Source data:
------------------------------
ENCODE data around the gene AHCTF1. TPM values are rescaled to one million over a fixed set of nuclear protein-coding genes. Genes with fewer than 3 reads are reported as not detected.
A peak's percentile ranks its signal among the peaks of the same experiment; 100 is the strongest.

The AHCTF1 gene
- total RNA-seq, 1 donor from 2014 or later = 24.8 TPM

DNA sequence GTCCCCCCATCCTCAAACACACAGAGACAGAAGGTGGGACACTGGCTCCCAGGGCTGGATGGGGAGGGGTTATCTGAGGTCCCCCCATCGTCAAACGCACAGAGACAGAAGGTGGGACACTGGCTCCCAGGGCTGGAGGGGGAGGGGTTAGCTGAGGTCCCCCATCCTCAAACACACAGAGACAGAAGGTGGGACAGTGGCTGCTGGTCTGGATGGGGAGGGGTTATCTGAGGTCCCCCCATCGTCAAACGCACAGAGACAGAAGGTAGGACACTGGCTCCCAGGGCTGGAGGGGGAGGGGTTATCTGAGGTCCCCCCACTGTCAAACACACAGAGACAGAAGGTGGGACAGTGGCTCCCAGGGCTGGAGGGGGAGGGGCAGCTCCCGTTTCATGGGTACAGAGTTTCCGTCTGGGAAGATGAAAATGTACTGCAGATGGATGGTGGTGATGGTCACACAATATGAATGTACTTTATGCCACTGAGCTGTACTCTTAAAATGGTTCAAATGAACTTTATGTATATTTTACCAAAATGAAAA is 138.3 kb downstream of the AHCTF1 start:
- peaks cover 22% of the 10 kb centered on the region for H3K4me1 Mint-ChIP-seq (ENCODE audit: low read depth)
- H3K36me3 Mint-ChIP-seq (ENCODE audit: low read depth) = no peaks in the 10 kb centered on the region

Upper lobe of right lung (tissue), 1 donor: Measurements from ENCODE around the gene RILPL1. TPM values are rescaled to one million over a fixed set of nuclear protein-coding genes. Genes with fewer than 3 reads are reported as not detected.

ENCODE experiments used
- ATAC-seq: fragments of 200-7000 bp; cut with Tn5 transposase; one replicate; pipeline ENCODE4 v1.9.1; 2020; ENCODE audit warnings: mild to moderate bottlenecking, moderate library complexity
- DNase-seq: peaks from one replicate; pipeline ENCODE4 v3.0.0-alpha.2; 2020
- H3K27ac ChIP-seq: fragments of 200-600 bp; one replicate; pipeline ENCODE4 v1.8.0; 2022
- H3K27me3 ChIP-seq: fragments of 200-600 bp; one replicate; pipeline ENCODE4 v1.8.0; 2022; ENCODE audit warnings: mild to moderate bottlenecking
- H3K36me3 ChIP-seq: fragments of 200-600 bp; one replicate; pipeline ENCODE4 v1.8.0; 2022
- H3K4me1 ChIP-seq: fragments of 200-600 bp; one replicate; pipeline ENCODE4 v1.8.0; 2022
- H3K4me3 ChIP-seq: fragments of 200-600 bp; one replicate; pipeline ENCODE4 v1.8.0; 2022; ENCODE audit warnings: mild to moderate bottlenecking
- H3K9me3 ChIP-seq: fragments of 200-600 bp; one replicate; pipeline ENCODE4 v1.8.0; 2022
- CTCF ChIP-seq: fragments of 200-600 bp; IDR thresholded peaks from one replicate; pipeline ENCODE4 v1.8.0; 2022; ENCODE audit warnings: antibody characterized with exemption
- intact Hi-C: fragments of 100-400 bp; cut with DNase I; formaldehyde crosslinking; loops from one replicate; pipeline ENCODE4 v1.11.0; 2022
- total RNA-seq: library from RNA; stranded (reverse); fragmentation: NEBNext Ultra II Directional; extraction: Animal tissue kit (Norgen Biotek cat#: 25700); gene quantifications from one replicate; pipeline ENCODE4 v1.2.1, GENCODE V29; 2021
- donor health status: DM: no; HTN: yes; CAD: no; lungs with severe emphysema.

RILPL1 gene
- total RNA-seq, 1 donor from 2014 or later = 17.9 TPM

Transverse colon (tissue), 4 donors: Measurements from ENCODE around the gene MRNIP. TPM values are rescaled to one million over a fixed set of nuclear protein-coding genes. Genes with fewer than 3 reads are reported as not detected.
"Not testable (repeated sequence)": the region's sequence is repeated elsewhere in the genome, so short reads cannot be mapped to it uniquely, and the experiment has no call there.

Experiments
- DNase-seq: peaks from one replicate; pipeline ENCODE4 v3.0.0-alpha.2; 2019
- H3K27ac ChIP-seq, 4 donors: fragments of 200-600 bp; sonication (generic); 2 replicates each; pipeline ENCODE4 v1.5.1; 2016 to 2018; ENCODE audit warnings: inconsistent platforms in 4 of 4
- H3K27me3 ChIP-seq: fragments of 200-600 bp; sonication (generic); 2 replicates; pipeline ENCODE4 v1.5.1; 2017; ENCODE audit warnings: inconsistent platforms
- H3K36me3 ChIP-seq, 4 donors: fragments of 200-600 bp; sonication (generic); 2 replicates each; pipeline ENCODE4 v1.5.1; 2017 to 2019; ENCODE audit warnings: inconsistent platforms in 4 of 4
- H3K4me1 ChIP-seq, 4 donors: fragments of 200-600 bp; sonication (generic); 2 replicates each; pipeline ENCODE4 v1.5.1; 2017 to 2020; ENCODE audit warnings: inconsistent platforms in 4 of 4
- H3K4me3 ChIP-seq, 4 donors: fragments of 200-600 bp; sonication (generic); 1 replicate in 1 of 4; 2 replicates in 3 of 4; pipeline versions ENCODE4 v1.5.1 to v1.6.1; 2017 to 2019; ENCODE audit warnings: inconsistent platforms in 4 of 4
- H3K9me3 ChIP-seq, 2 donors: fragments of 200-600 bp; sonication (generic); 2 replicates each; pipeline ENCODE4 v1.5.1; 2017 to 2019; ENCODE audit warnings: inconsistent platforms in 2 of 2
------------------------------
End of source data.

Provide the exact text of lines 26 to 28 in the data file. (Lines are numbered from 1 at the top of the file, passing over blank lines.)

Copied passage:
Experiments
- DNase-seq: peaks from one replicate; pipeline ENCODE4 v3.0.0-alpha.2; 2019
- H3K27ac ChIP-seq, 4 donors: fragments of 200-600 bp; sonication (generic); 2 replicates each; pipeline ENCODE4 v1.5.1; 2016 to 2018; ENCODE audit warnings: inconsistent platforms in 4 of 4